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New York (AFP)
The New York state attorney general announced Wednesday that the laboratory “Johnson & Johnson” and three major US drug distributors agreed to pay $ 26 billion to settle thousands of complaints accusing it of fueling the opioid drug crisis in the United States.
Johnson & Johnson agreed to pay $5 billion over nine years, while distributors McKesson, Cardinal Health and Amerisource Bergen agreed to pay $21 billion over 18 years, hoping to settle nearly 4,000 lawsuits. Judicial brought by dozens of states and local authorities.
The prosecutor said the money was part of a “historic” amicable settlement proposal.
Implementation of the agreement, which ensures funding for the treatments required by this scourge, will depend on the number of US states that accept it. On Wednesday, New York and six other states announced their acceptance.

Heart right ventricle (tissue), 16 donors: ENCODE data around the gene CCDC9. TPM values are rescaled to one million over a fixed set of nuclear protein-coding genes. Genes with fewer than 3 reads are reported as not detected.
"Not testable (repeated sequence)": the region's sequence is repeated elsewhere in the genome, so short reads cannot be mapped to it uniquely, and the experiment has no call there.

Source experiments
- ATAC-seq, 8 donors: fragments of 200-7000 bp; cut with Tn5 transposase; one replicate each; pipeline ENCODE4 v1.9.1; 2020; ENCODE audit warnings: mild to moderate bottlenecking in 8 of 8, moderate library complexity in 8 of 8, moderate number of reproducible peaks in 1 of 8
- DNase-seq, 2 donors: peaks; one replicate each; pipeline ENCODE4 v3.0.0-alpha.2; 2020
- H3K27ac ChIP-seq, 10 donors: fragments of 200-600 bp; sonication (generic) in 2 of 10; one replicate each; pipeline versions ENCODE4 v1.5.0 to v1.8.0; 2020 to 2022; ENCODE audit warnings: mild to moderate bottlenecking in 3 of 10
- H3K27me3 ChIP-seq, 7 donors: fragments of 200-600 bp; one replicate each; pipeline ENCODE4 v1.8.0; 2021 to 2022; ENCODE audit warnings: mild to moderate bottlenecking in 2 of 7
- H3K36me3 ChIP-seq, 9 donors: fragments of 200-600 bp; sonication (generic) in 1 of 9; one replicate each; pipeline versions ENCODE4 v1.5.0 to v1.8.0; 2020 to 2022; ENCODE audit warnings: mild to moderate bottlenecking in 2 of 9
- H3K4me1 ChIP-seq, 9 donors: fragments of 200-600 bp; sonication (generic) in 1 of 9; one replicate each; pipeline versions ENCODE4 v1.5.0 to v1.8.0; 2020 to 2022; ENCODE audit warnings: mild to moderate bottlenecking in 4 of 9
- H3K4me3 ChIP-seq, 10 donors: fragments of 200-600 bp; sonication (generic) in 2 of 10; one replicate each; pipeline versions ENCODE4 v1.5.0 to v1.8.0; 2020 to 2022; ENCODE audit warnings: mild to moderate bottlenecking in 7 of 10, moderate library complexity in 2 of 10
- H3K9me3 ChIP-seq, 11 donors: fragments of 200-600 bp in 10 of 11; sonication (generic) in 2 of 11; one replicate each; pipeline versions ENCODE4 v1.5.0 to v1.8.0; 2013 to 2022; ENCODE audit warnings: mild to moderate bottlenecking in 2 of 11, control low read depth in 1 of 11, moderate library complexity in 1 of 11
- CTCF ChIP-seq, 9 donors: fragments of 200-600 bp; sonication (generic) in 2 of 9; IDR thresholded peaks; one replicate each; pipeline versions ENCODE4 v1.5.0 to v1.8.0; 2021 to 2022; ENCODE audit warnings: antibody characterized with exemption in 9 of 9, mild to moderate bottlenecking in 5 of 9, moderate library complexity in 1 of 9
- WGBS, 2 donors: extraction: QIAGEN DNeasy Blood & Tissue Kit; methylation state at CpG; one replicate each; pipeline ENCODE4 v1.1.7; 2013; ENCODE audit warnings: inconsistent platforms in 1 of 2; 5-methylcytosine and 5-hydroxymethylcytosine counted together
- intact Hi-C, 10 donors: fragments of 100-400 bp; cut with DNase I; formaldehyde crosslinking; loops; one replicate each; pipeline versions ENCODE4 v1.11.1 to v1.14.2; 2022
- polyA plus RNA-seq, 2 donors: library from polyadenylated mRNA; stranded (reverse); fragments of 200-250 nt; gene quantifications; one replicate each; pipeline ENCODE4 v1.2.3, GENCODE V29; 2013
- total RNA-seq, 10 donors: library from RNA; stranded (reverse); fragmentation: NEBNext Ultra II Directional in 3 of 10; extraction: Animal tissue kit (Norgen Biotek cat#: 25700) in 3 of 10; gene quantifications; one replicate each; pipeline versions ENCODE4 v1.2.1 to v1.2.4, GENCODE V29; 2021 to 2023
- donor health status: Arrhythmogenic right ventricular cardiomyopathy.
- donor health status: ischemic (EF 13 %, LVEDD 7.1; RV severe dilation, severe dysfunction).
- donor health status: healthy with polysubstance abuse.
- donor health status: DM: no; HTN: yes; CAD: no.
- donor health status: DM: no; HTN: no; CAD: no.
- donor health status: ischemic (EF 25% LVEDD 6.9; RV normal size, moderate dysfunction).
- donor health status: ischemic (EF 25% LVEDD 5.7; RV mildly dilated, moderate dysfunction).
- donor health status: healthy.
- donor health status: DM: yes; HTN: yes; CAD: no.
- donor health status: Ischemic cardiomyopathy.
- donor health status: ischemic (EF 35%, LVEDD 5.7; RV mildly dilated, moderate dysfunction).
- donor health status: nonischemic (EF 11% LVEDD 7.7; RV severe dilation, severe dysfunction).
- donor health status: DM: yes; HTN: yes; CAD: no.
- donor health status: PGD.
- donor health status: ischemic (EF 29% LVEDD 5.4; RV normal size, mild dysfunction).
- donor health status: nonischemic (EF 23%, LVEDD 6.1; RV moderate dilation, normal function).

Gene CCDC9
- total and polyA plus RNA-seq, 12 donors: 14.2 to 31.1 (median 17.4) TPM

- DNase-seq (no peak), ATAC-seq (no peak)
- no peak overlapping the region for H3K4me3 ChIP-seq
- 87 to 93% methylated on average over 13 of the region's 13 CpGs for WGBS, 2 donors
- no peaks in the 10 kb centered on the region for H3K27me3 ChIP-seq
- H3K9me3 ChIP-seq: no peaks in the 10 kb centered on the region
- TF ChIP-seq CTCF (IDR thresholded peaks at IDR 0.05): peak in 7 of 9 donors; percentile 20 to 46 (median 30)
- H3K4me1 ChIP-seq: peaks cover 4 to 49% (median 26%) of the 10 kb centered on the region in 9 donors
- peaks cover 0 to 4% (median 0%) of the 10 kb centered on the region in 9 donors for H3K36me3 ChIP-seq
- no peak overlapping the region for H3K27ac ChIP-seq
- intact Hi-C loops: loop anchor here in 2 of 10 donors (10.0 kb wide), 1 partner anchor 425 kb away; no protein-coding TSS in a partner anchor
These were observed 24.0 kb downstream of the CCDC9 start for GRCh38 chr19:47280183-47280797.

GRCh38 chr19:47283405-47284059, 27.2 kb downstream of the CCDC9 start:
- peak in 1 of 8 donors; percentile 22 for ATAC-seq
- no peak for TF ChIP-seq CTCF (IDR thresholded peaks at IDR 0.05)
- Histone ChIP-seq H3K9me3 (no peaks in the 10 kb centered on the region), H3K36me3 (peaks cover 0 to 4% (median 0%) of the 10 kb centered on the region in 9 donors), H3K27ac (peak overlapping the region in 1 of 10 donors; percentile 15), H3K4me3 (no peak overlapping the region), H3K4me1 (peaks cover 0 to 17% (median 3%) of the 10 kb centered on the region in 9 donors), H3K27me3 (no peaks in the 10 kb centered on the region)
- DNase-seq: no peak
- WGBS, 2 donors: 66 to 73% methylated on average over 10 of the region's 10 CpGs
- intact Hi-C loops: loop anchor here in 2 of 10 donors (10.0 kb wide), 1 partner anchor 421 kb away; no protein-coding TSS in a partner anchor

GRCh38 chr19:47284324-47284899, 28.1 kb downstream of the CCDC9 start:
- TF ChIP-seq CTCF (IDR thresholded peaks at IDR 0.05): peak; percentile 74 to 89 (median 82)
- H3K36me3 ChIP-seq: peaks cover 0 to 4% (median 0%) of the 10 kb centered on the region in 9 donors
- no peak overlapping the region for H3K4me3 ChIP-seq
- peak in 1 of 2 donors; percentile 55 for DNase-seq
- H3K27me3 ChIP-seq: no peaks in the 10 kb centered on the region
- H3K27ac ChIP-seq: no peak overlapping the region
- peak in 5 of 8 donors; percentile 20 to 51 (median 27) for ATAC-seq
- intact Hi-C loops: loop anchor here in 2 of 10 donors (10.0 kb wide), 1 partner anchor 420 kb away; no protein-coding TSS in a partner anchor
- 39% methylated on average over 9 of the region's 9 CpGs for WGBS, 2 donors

If struck, the deal would be the most important legal battle states and local authorities have fought to fine companies accused of producing and promoting opioid drugs or turning a blind eye to overconsumption.
The opioid crisis caused by the aggressive promotion and overprescription of addictive painkillers such as oxycodone in the 1990s has led to more than 500,000 overdose deaths in the United States over the past 20 years.
The crisis created a large market for illicit opioid drugs such as “fentanyl”, which led to a significant increase in the number of overdoses.
After improving before the emergence of the Covid-19 epidemic, the number of fatal overdoses rose again in 2020, and more than 93,000 people died as a result, most of them from opioid drugs.
Johnson & Johnson announced an amicable agreement with the state of New York alone at the end of June, to pay the state $230 million after it stopped producing and selling opioid drugs.
Lawsuits have been filed against other laboratories not linked to the deal announced Wednesday.
Also, Wednesday’s agreement does not include the largest American drugstore chains, which means that lawsuits against them are still ongoing.
© 2021 AFP